Speaking Cartoon


One of the questions that we cartoonists often get is, “How did you arrive at your style?”  It’s a difficult one to answer, because for many of us (myself included), there is no simple answer.  And most of us simply don’t know the answer. We just draw, and that’s our style.

But “style” implies more than just drawing. Another term often used for this is “voice.”  This all-encompassing word is a good one to use for New Yorker cartoons, because the drawing and the words work so closely together to form a particular attitude or viewpoint or tone.  Ideally, a good cartoon projects the artist’s voice, or a voice he or she has developed.  This voice can a include unique style of drawing, and a particular way of looking at life. It can be a particular brand of humor.  Charles Addams’ voice was obvious, as was Charles Saxon, Helen Hokinson and William Steig.  The viewer not only recognizes the way the artist draws, but also what she draws about, and how she uses words.  Different voices project different types of humor: subtle, offensive, brash, puns, silly, oblique.

As a cartoonist myself, I often wonder how my colleagues arrive at their unique voice.   I want to know how they tick.  Sometimes voice develops over time because of influences from outside forces.

I have been drawing cartoons for over thirty years and when I was young, I decided my voice was one thing: quiet, captionless, observational, and occasionally political. This has remained true for the most part, but in recent years, a particular aspect of my voice has emerged as more important; i.e. more in demand by the public.  Often, one does not decide one’s voice: editors help shape voice, as do readers.  So I have found myself drawing more and more cartoons that have women speaking, express women’s ideas, womens’ issues, women’s neuroses.  This is fine with me, I have a lot to say in cartoons that way.  What concerns me now, however, is that  I will get put into a narrow category of a particular “voice”, when I would like to create and express a variety of things.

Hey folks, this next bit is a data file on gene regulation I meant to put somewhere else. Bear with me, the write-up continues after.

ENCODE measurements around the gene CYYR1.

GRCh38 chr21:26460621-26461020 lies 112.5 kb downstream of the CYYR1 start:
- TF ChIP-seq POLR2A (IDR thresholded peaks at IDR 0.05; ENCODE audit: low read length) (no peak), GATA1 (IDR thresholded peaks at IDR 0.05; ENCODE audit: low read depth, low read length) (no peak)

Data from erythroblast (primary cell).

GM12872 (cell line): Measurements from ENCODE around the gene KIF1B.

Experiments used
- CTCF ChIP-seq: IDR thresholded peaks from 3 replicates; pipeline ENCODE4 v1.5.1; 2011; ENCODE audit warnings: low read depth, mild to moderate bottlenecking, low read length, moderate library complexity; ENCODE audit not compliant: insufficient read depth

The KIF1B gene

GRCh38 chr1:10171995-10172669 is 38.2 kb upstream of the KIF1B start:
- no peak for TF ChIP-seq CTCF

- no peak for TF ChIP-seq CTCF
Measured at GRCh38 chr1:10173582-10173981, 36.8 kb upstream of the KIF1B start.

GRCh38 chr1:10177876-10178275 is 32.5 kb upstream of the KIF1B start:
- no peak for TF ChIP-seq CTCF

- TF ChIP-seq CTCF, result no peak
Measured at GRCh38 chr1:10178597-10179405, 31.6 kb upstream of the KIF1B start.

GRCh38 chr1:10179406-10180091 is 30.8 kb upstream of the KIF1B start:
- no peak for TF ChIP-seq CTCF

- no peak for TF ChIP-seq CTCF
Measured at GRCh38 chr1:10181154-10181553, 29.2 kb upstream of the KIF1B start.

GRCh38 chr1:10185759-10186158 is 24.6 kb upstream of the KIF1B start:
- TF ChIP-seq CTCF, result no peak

My new book, When Do They Serve the Wine? The Folly, Flexibility and Fun of Being a Woman” is a collection of my cartoons about being a woman. It is the fourth book I have published on the subject: one was a history of the women cartoonists at The New Yorker since its beginning called “Funny Ladies”, two were collections of other women’s cartoons, “Sex and Sensibility” and “Mothers and Daughters” , and now this one of my own cartoons.  Have I found a niche, or have I been put in a category, or both?

copyright Liza Donnelly and The New Yorker Magazine

About Liza Donnelly

New Book: Women On Men, http://www.narrativemagazine.com/store/book/women-men New Yorker and Forbes cartoonist and writer, TED speaker
This entry was posted in About the book, From the Book, Random but Relevant and tagged , , , , , , , , , . Bookmark the permalink.

One Response to Speaking Cartoon

  1. I like your comparing a cartoonist’s style to a voice. But I am also curious about influences and inspirations, which may or may not stifle one’s voice. Another issue is to wonder which matters most, the voice or what said voice says. Some New Yorker cartoonists have killer captions and horrible visual styles. Rarely the other way around, at least at the New Yorker.

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